December 7, 2022

Benguet farmers and traders will soon take part in the task force to be formed by the Senate committee of the whole to go against smuggling of agricultural products in the country.
Augusta Balanoy of the League of Associations at the La Trinidad Vegetable Trading Areas Inc. (LALVTA) reported other private groups representing farmers, fisherfolk, and traders in the country would compose the task force in coordination with the government.
She said the task force will be a revival of what they have been previously doing to curb smuggling of vegetables and other crops that threaten the agriculture industry.
“The private sector is heavily affected so our dedication and passion to stop smuggling would be unequaled because it is our main source of livelihood. We did that before and it has been effective so there is no reason that it will not be effective now,” Balanoy said.
Balanoy took part in the Senate committee of the whole meeting on March 28, along with other leaders of farmers and traders group in the country who expressed their dismay on the government’s slow action particularly the Bureau of Customs, Department of Agriculture, and Bureau of Plant Industry in stopping the smuggling of agricultural products that found their way in the local markets.
Balanoy recalled the period during the stint of Gov. Nestor Fongwan Sr. when the provincial government had a representative stationed at the main markets in Manila to monitor smuggled vegetables.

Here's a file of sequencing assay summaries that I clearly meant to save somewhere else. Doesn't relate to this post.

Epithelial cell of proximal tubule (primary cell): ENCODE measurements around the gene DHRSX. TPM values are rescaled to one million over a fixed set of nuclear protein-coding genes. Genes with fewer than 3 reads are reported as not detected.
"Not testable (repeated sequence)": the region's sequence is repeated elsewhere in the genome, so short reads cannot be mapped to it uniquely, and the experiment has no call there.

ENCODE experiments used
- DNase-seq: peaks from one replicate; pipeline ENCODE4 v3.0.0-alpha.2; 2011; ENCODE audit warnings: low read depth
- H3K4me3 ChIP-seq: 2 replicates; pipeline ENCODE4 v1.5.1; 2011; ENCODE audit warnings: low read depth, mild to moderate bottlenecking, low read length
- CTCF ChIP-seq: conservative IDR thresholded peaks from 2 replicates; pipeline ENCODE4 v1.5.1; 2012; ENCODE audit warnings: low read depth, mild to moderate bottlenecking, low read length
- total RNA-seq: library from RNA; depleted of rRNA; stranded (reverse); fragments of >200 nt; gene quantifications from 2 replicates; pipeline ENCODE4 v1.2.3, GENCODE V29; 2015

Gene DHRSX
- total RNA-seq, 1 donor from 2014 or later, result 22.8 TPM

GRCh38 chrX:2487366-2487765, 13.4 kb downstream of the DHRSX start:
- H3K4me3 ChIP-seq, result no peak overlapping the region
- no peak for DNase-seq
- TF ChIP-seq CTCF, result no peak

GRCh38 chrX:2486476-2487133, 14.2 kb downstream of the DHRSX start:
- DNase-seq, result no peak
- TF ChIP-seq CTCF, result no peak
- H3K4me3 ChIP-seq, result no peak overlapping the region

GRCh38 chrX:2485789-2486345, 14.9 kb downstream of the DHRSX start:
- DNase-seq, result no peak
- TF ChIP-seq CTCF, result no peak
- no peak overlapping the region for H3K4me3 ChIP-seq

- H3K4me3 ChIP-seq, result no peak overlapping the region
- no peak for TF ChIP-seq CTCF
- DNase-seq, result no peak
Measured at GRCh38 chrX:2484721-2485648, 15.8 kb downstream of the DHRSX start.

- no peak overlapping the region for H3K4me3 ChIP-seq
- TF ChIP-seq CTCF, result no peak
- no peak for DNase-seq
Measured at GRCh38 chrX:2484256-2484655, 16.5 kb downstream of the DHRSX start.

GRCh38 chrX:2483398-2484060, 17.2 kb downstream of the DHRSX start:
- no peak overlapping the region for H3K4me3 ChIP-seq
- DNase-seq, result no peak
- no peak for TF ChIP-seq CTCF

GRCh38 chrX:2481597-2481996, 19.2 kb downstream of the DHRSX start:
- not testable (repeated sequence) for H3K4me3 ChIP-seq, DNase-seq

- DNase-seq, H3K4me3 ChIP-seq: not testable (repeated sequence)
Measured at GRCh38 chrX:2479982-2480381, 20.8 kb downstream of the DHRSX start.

The provincial government representative coordinated with other private groups in the country representing producers and traders of agricultural products where each group would write its own complaint and submit accompanying data to the government every time there was a reported entry of smuggled vegetables.
The private groups, with their representatives, would then coordinate with the government officers of BOC, BPI and DA where the task force would conduct inspection in cold storages and markets. It would be up to the BOC then to file charges against those apprehended.  
“Before, when we complained, smuggling stopped. Now, we have been complaining for nine months and nothing is happening. It has even become rampant and brazen,” Balanoy said.
Before, smugglers would only bring out the smuggled products at night time to prevent detection from authorities. In recent months up to now, cartons of smuggled agriculture products with markings “fresh produce from China” are on display throughout the day at the local markets.
Based on the LALVTA data, the volume of smuggled carrots doubled from 20 percent in 2021 to 40 percent this year despite the claims that there are confiscations being conducted by government agencies.
The group members said they have an average loss of 30 percent due to the volume of smuggled carrots equivalent to P2.5 million per day, which is a huge loss for the farmers.
During the Senate meeting which was live streamed on Facebook, Alyansa Agrikultura president Ernesto Ordoñez pushed for the tapping of the private sector as part of the anti-smuggling task force.
Ordoñez, who was also part of the earlier created private-government task force, argued the private sector knows the agricultural trade better than the government.
Balanoy said a meeting will soon be set by the Senate together with the private sector to push for the creation of the task force against smuggling of agricultural products. – Ofelia C. Empian